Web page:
A happy mother carries her baby on her back in the Infantino Zip carrier

Everyone has opinions about babywearing, and as a parent, it’s downright overwhelming trying to decipher the truth in any of them. The important thing to remember is that these statements are just that: opinions. Very few of them are based in facts (even though they may be presented as such). Whether you babywear or not is truly up to you. We know many parents who love it, and other parents who aren’t interested in babywearing — and none of them will “ruin” their children simply because they chose to babywear or not.

For those who are curious and intrigued by the benefits and rewards of babywearing, we’re here to help you do it in a smart, healthy, and enjoyable way. Much of the information circling the internet is based on speculation, anecdotal evidence (one person’s experience), or preliminary research skewed to sound like truth. Before you decide whether babywearing is right for you and your little one, we want you to be informed.

To help you babywear smartly, in this post we address some of the most common myths surrounding babywearing. Whether you choose to babywear or not, you can feel assured that you’re making the decision based on sound information (and your own parental instinct).

Myth 1: Babywearing Is Terrible for Your Back

When used correctly, slings, carriers, and other babywearing gear shouldn’t hurt your back or shoulders. Some moms even find that babywearing strengthens their back muscles over time.

Remember, everyone’s body (and everyone’s baby!) is different, so what works for one mom and baby might not work perfectly for you. When you first start babywearing, test out different carrier options to learn what’s most comfortable for your body. Different types of carriers may be better suited to longer or shorter periods of babywearing.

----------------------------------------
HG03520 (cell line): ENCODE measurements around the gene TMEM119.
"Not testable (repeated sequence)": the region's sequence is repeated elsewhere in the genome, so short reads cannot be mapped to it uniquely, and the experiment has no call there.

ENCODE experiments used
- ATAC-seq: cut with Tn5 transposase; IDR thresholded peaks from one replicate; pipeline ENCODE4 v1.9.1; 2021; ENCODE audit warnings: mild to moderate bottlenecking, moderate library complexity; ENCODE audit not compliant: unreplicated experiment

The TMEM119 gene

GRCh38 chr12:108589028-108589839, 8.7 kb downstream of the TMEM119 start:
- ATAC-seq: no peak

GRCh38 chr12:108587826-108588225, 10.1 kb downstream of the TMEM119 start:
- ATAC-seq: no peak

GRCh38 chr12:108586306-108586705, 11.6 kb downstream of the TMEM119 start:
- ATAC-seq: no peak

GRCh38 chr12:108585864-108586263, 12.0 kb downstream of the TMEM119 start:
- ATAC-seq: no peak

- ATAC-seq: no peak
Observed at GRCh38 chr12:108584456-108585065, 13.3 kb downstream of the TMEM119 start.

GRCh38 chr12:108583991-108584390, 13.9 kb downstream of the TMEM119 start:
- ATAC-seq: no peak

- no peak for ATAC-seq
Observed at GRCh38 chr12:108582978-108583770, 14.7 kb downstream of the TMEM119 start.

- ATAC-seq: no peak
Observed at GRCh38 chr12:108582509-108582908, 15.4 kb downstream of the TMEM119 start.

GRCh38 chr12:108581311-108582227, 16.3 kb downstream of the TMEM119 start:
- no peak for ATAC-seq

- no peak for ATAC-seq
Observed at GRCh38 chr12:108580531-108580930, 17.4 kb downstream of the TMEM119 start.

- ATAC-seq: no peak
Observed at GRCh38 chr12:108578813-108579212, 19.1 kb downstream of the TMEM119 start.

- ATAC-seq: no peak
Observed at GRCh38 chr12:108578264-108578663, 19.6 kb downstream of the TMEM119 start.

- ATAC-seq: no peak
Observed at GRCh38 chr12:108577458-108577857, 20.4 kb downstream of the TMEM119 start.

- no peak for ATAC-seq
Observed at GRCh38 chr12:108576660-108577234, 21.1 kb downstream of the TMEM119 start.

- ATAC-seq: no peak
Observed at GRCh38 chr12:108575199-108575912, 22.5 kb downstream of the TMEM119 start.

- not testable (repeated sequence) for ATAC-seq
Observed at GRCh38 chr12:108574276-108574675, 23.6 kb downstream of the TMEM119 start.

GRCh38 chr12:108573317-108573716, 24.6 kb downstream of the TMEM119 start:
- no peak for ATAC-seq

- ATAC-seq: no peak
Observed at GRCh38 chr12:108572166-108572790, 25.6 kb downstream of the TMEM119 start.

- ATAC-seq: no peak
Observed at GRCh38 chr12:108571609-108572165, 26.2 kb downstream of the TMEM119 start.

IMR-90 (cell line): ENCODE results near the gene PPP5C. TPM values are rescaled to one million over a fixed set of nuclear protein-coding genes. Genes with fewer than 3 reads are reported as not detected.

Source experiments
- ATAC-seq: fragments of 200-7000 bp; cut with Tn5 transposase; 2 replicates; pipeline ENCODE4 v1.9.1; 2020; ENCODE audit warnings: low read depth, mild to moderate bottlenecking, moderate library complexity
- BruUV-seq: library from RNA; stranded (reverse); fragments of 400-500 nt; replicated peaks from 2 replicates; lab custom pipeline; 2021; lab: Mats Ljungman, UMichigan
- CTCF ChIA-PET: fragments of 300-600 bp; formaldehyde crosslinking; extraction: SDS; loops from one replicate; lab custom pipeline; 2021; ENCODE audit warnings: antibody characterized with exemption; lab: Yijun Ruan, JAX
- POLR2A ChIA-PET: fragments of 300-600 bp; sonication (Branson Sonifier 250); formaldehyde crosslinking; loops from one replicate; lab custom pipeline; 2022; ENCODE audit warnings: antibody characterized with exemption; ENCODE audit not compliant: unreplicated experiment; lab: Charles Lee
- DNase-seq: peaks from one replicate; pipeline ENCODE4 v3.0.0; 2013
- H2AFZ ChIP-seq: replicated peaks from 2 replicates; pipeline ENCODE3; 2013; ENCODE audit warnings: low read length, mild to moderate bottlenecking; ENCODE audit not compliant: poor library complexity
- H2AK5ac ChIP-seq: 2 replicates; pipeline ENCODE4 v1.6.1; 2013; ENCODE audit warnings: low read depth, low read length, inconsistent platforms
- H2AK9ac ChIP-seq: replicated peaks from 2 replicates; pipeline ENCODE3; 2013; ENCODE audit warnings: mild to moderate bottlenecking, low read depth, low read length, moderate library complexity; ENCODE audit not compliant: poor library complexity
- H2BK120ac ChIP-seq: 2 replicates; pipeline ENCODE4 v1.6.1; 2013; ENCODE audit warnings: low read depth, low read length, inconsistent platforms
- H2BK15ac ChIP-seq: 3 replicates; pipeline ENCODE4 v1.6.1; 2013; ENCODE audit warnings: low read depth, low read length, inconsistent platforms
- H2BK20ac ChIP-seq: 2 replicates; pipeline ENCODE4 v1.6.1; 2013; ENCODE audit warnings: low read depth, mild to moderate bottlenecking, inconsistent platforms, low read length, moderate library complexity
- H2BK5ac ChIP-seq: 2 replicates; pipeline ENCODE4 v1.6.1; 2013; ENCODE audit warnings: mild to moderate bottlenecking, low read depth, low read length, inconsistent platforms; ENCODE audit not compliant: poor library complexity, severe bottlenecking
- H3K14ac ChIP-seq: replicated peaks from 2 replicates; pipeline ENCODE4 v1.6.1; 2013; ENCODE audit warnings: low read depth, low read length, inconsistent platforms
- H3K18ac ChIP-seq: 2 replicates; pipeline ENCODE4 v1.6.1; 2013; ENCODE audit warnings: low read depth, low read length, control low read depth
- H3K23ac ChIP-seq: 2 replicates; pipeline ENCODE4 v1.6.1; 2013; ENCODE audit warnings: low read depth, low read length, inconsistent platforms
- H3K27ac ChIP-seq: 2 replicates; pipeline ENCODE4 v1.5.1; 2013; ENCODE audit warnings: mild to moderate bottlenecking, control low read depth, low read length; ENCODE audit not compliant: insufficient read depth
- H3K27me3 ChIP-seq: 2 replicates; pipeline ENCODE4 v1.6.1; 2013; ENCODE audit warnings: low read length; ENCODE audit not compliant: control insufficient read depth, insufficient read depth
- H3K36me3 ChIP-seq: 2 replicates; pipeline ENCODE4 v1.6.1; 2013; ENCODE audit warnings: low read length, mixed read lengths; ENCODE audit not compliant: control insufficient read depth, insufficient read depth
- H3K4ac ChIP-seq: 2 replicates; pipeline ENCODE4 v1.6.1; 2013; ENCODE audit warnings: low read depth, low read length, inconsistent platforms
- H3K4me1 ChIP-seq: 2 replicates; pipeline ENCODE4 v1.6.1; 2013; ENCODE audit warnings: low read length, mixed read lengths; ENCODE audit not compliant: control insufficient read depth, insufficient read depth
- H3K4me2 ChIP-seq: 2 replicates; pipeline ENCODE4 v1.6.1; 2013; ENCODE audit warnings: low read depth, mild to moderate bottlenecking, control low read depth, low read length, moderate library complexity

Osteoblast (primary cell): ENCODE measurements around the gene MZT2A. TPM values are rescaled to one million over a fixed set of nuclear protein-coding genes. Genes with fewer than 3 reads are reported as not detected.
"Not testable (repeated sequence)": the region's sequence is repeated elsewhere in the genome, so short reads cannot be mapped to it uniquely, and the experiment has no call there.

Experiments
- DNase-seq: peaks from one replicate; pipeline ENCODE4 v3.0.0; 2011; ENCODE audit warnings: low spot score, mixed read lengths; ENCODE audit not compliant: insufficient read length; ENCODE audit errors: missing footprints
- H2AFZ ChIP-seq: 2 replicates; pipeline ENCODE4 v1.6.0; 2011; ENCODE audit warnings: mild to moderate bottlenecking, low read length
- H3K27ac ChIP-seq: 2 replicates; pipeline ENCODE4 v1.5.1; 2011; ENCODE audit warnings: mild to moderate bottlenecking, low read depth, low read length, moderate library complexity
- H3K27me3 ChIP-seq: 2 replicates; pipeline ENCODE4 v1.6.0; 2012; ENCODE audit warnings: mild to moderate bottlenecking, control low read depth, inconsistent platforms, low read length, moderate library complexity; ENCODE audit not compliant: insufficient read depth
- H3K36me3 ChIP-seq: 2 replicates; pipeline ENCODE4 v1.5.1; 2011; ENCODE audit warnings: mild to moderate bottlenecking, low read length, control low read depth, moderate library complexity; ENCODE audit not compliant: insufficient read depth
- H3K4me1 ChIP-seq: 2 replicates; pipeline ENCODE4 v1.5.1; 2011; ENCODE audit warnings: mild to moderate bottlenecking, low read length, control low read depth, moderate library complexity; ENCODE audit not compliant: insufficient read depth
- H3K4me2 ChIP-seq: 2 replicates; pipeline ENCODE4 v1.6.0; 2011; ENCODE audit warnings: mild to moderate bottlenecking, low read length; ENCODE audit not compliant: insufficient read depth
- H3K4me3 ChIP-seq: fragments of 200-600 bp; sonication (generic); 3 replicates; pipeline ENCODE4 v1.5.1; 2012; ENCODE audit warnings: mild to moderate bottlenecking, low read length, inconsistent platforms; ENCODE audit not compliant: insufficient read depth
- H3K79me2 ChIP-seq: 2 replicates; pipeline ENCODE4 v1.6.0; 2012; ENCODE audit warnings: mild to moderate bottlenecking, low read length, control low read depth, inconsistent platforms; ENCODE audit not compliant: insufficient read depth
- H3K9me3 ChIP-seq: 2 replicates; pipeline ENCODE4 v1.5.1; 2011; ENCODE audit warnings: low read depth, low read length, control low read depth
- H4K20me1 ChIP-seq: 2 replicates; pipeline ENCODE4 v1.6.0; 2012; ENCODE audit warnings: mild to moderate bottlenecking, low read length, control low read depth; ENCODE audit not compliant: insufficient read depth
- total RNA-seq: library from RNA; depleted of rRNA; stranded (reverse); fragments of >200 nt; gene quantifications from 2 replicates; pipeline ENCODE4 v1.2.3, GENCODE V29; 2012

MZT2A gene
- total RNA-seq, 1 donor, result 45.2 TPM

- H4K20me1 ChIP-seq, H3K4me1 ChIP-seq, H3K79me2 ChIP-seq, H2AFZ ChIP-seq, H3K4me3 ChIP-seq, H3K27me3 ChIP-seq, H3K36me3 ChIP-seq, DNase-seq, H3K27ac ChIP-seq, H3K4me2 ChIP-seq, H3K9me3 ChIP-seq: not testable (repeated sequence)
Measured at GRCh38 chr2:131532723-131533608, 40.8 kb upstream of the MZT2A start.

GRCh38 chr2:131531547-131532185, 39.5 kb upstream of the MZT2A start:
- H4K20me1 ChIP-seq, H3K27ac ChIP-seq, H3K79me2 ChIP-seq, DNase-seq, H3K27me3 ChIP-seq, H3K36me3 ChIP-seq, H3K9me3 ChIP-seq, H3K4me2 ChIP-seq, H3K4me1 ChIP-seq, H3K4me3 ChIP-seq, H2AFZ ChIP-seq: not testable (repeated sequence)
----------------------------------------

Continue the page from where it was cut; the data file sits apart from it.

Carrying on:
If you are experiencing back pain that you believe is associated with carrying your baby, assess your method of carrying. Are you using a carrier that’s appropriate for your baby’s age and development stage? Are you wearing the carrier correctly?

Best practice is to position the carrier’s waist belt right around your belly button, and snug enough that baby’s head sits close to your neck and face. Always read the manufacturer’s specifications for your carrier to learn how to use it properly. Some parents even seek out a babywearing educator for personalized guidance in learning to babywear.

Wearing a carrier too low without the straps adjusted can also transfer the weight of your baby to your back and shoulders, instead of allowing some of it to be distributed to your waist and hips — this can contribute to back and shoulder pain, so be sure to adjust your carrier properly.

Keep in mind, back pain can have many causes. Although proper babywearing shouldn’t cause back pain, carrying your baby for long hours can worsen existing back pain. If you feel aches and pains while carrying your baby, check whether the pain is stemming from another common cause, and consider talking to your doctor.

Myth 2: Babywearing Will Hinder Your Child’s Development (Physically or Emotionally)

As parents, we all worry about our children and their ability to learn, grow, and develop at a healthy rate. The truth is, there’s no evidence that babywearing hinders your baby in learning to stand, walk, or become emotionally independent and secure.

Sitting upright in a carrier can help your baby develop head and neck strength, and it even helps to build those little arm muscles when he pushes against mom’s chest or back. The exposure to new faces, sounds, and views while hanging out with mom or dad stimulates the brain — these experiences can help your little one develop more quickly and improve language learning.